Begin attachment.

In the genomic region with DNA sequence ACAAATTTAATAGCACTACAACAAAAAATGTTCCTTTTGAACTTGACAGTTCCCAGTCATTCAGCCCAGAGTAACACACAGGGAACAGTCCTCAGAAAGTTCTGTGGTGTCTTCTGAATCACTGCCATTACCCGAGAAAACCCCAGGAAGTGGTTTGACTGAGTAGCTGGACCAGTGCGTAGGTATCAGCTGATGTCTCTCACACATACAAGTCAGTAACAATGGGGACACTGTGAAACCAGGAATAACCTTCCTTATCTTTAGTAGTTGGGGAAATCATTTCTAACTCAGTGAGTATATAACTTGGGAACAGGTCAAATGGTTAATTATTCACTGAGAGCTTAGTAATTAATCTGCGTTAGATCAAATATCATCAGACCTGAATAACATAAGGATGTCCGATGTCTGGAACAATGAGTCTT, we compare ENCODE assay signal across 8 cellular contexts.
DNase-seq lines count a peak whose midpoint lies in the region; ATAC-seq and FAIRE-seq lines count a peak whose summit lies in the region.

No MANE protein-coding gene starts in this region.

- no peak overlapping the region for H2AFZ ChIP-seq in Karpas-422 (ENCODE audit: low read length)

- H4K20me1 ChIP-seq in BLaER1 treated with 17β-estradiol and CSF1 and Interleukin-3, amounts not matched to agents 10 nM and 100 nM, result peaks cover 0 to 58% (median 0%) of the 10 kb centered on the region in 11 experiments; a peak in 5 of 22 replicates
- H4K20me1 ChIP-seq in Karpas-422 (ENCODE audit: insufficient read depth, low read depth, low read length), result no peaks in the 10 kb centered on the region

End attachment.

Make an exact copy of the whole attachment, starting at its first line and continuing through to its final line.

In the genomic region with DNA sequence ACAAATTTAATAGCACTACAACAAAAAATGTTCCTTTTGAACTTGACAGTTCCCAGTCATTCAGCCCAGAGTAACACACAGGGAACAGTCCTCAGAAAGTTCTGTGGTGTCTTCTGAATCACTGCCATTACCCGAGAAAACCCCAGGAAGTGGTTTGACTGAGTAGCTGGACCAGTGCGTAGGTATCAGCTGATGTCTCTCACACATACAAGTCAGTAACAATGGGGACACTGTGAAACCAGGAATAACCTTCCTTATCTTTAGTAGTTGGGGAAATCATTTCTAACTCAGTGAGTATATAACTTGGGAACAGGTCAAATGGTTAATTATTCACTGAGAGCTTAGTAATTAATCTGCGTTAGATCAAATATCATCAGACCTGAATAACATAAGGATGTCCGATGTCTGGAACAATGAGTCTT, we compare ENCODE assay signal across 8 cellular contexts.
DNase-seq lines count a peak whose midpoint lies in the region; ATAC-seq and FAIRE-seq lines count a peak whose summit lies in the region.

No MANE protein-coding gene starts in this region.

- no peak overlapping the region for H2AFZ ChIP-seq in Karpas-422 (ENCODE audit: low read length)

- H4K20me1 ChIP-seq in BLaER1 treated with 17β-estradiol and CSF1 and Interleukin-3, amounts not matched to agents 10 nM and 100 nM, result peaks cover 0 to 58% (median 0%) of the 10 kb centered on the region in 11 experiments; a peak in 5 of 22 replicates
- H4K20me1 ChIP-seq in Karpas-422 (ENCODE audit: insufficient read depth, low read depth, low read length), result no peaks in the 10 kb centered on the region